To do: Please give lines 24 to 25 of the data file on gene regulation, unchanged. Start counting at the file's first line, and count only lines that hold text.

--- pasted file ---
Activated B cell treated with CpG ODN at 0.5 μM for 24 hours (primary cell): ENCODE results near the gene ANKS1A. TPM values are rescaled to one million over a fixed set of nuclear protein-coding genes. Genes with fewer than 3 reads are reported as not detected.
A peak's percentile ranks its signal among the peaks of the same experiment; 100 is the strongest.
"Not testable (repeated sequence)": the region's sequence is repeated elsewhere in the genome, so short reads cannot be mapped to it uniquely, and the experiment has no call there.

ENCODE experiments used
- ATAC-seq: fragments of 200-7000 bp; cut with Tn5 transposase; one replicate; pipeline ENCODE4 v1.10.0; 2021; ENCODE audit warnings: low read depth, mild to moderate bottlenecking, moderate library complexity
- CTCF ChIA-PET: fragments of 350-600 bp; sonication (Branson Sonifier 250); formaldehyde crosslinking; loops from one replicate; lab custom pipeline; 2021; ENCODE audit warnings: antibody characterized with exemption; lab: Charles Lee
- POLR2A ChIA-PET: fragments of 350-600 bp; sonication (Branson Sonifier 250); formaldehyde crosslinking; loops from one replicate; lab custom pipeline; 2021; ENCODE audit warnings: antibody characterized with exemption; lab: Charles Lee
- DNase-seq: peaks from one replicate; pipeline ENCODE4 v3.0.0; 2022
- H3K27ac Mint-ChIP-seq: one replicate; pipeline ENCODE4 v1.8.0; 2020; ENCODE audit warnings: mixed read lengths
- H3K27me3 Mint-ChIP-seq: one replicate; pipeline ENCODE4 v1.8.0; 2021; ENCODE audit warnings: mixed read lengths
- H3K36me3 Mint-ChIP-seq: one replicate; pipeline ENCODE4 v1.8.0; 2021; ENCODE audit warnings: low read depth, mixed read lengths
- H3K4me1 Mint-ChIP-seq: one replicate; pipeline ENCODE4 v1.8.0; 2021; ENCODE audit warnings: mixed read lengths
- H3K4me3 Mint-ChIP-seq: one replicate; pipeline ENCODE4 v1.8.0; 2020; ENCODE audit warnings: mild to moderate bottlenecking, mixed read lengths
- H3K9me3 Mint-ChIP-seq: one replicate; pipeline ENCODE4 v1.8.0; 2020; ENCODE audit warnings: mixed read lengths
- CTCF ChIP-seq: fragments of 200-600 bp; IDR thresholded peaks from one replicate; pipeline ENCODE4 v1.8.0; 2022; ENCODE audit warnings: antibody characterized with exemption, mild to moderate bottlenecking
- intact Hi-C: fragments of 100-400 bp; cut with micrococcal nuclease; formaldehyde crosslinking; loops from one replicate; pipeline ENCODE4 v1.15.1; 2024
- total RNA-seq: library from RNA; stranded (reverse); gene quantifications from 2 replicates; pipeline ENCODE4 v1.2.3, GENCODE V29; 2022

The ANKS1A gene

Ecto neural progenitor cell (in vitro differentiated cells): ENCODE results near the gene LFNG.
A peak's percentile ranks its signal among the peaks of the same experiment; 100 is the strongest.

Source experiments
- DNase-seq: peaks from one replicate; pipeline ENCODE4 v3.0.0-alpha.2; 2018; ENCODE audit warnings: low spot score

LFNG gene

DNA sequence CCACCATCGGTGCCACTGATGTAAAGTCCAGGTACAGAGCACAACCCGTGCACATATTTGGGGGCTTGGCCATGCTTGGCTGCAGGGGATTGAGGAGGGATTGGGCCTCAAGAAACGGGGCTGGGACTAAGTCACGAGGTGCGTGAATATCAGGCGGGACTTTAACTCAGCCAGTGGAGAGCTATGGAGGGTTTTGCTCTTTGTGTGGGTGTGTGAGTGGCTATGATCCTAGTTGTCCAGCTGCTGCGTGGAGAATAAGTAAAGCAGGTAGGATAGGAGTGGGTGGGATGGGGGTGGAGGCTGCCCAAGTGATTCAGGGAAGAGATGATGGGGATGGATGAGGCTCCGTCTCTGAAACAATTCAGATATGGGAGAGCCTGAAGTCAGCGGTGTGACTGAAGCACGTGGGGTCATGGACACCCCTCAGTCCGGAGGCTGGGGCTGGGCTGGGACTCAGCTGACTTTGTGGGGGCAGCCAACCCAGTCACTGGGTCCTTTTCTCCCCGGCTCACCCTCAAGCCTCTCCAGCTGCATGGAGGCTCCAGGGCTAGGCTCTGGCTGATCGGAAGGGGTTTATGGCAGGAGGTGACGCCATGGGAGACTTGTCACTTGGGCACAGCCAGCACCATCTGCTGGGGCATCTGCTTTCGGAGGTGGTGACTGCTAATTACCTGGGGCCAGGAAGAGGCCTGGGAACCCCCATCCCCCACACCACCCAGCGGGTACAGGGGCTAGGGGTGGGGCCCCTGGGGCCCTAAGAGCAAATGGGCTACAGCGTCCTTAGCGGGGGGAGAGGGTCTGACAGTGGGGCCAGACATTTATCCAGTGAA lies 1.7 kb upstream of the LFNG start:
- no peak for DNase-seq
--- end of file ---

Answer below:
DNA sequence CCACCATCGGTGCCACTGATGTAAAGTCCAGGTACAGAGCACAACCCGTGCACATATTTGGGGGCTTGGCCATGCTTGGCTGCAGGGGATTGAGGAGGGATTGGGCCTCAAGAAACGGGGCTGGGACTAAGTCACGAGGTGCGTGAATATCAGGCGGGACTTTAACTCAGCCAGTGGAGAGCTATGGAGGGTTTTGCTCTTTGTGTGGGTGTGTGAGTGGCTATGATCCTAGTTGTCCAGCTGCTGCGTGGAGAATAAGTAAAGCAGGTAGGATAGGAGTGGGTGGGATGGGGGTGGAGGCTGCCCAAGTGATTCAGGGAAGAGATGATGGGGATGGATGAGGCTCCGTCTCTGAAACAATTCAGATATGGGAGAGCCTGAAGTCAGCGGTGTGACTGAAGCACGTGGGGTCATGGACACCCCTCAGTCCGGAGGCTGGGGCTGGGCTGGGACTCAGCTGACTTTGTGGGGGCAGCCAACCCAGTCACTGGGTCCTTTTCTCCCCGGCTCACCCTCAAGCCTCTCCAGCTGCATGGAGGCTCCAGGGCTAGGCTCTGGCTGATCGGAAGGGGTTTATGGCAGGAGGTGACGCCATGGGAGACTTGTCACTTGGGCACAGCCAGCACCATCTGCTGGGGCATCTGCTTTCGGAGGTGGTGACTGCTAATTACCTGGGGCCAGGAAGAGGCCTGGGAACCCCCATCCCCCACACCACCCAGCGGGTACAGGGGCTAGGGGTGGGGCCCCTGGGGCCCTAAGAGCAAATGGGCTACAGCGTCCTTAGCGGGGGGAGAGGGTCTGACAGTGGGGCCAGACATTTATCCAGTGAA lies 1.7 kb upstream of the LFNG start:
- no peak for DNase-seq